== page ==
Under instructions from the minister of tourism, virtually all beach bars on the beach side of Lumley Road, perhaps the largest tourist attraction in Freetown, have been demolished in what has been called a beautification exercise.
At about 12 pm yesterday a large crew of workers wielding machetes, crowbars, sledge hammers, axes and shovels, with heavy police and military presence violently took down all structures, including the popular De Base, Check Point Koma, Paradise, Ramada and Sea View beach bars.
The move destroyed many small businesses and put some 115 people out of work and into a search for a new way to provide for their families.
Police and military officials blocked the road to all pedestrian traffic and access to the scene for journalists, calling Lumley Road a restricted area where no pictures could be taken.
This occurred despite repeated proclamations from government and police officials of their commitment to the freedom of press.
After some time and following the arrival of many journalists on the scene, police could no longer restrict access.
According to Umaru Deen Kargbo, owner of Sea View Beach Bar, the action of the government was unjust. No compensation for the loss of the business has been offered, despite having permission and permits to operate from the national tourist board.
"I don't feel good. It has hit me personally, economically. I started from a 'cool man drinks seller'. I invested 18 million leones into the business. I had hired 10 employees from the national tourism training institute," he said.
Sea View Beach Bar had been operating on the beach between Aberdeen and Lumley since 2001.
The businesses on the beach side of Lumley were notified in a letter from Cecil Williams, the general manager of the tourist board on July 18th, that their businesses would be shut down and structures destroyed because of the "unsightly nature and (the) conditions of Beach Bar operations".
Building inspector for the ministry of lands and country planning Antony Kargbo said no permits were issued on the beach side of Lumley.
"They are violating our laws. We are not just doing this because we want to."
Efforts by the owners of these establishments to negotiate an acceptable settlement with government proved futile.
"The minister and deputy have been very arrogant. They told us they wanted to clear the area for tree planting, solar energy light system and to stop erosion," said Mr. Antony Deen Kargbo.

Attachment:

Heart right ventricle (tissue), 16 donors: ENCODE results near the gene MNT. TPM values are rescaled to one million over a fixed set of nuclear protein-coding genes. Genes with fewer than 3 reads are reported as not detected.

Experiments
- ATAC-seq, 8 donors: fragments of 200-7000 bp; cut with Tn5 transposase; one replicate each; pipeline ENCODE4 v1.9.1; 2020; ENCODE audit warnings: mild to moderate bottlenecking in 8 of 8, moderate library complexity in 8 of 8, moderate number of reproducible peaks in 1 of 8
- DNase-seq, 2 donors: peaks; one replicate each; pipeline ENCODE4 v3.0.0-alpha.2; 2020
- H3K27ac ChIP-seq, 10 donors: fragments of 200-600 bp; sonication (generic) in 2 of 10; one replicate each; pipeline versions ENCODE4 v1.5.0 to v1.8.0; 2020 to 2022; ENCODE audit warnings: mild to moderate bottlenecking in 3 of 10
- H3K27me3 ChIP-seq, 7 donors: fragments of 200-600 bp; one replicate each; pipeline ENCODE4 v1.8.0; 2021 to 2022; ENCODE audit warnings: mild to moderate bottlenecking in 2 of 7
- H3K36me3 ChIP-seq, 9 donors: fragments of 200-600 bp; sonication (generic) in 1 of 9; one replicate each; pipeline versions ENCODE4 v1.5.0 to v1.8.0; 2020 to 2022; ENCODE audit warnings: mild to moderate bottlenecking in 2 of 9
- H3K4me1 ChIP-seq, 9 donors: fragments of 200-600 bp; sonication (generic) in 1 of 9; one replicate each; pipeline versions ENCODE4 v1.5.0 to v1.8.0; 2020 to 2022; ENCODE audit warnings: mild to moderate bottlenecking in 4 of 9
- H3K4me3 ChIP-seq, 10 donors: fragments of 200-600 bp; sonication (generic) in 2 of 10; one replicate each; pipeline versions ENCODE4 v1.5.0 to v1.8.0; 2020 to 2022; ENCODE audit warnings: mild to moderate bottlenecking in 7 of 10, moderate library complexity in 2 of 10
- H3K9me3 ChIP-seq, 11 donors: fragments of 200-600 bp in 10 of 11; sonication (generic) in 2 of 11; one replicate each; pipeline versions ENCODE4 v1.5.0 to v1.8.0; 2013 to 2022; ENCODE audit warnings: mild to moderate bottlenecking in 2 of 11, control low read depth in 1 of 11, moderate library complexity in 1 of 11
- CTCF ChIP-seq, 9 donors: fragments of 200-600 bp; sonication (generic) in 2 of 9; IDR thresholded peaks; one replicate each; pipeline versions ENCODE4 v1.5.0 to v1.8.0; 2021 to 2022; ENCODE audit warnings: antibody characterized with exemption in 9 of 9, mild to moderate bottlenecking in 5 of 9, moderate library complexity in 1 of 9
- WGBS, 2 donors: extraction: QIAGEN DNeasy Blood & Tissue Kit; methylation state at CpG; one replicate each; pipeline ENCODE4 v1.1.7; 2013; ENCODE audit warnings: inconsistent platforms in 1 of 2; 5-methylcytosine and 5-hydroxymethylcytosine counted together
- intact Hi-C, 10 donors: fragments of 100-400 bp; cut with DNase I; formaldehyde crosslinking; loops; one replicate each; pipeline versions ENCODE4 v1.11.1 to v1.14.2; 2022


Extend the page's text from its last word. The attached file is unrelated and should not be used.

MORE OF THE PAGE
The erosion of the local tourist economy might be a more serious concern than the loss of some land into the sea. New fears are emerging that the loss of the beach bars and subsequent loss of pedestrian traffic will result in safety issues for those who would walk on the beach.
"This will turn into a social disturbance. We don't want this (area) to turn into a ghetto for bad reasons."
Adikallie Carlar Kamar, the manager of the Ramada Beach Bar said that the business had been paying the national tourist board based on a lease agreement. The board decided not to renew the lease for 2009 with "no reason that we understand" and sent a notification of the demolition order.
"Nothing is progressive in this area. When we came here it was bushy. There is no compensation, no negotiation!"
According to Ramatu Osola, owner of the Ramada beach bar, the government's actions were incomprehensible when it is still very difficult to start a successful business in the country.
"This is personal. This has nothing to do with tourism. How are we going to survive? We don't know. No provision, no compensation at all. Eight years of hard work. It's not easy to establish a business, nationally or internationally. We did it to improve our country. This is the typical Sierra Leone style."
The Ramada began operation in 2004 and over US$30,000 had been invested in the business.
In a statement broadcast on the Cotton Tree News minister of tourism Hidolo Trye attempted to explain why the government felt it necessary to destroy these tourist attractions.
"Is this what we intended for this country? Is this the image we want? No. So many investments on one side of Lumley Road but not on the other. This is the end of our culture of begging."
With the destruction of these viable businesses and tourist attractions, the hopes and dreams of proprietors, the livelihoods of hundreds of families and the favorite relaxation spots of tourists and Sierra Leoneans alike are left like so much rubble at the feet of the government.